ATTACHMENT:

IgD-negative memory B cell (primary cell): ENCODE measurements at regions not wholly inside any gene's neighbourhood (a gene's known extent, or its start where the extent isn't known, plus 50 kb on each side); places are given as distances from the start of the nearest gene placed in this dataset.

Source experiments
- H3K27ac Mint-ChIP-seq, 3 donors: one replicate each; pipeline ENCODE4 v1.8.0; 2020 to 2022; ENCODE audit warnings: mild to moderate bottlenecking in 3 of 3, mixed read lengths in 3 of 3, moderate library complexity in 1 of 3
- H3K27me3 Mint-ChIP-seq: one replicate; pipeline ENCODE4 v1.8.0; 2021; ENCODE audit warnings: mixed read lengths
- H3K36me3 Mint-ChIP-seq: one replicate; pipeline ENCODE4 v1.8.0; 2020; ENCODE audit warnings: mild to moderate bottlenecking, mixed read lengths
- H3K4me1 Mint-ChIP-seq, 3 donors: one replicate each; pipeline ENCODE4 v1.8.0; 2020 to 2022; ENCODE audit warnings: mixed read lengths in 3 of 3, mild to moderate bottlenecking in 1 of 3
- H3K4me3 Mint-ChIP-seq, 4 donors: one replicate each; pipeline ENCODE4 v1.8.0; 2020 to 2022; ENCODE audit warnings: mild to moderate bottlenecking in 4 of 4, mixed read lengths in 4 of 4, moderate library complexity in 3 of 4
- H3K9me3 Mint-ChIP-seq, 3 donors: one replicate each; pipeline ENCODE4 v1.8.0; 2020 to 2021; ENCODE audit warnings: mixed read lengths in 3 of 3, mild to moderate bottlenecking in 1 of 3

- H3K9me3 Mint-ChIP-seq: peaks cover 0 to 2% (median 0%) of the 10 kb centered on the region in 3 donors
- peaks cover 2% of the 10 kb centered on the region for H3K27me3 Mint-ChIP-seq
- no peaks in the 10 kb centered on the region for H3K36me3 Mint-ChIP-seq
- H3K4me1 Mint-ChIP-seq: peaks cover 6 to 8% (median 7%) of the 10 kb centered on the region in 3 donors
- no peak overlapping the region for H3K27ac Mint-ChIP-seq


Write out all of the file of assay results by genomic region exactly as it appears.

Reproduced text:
IgD-negative memory B cell (primary cell): ENCODE measurements at regions not wholly inside any gene's neighbourhood (a gene's known extent, or its start where the extent isn't known, plus 50 kb on each side); places are given as distances from the start of the nearest gene placed in this dataset.

Source experiments
- H3K27ac Mint-ChIP-seq, 3 donors: one replicate each; pipeline ENCODE4 v1.8.0; 2020 to 2022; ENCODE audit warnings: mild to moderate bottlenecking in 3 of 3, mixed read lengths in 3 of 3, moderate library complexity in 1 of 3
- H3K27me3 Mint-ChIP-seq: one replicate; pipeline ENCODE4 v1.8.0; 2021; ENCODE audit warnings: mixed read lengths
- H3K36me3 Mint-ChIP-seq: one replicate; pipeline ENCODE4 v1.8.0; 2020; ENCODE audit warnings: mild to moderate bottlenecking, mixed read lengths
- H3K4me1 Mint-ChIP-seq, 3 donors: one replicate each; pipeline ENCODE4 v1.8.0; 2020 to 2022; ENCODE audit warnings: mixed read lengths in 3 of 3, mild to moderate bottlenecking in 1 of 3
- H3K4me3 Mint-ChIP-seq, 4 donors: one replicate each; pipeline ENCODE4 v1.8.0; 2020 to 2022; ENCODE audit warnings: mild to moderate bottlenecking in 4 of 4, mixed read lengths in 4 of 4, moderate library complexity in 3 of 4
- H3K9me3 Mint-ChIP-seq, 3 donors: one replicate each; pipeline ENCODE4 v1.8.0; 2020 to 2021; ENCODE audit warnings: mixed read lengths in 3 of 3, mild to moderate bottlenecking in 1 of 3

- H3K9me3 Mint-ChIP-seq: peaks cover 0 to 2% (median 0%) of the 10 kb centered on the region in 3 donors
- peaks cover 2% of the 10 kb centered on the region for H3K27me3 Mint-ChIP-seq
- no peaks in the 10 kb centered on the region for H3K36me3 Mint-ChIP-seq
- H3K4me1 Mint-ChIP-seq: peaks cover 6 to 8% (median 7%) of the 10 kb centered on the region in 3 donors
- no peak overlapping the region for H3K27ac Mint-ChIP-seq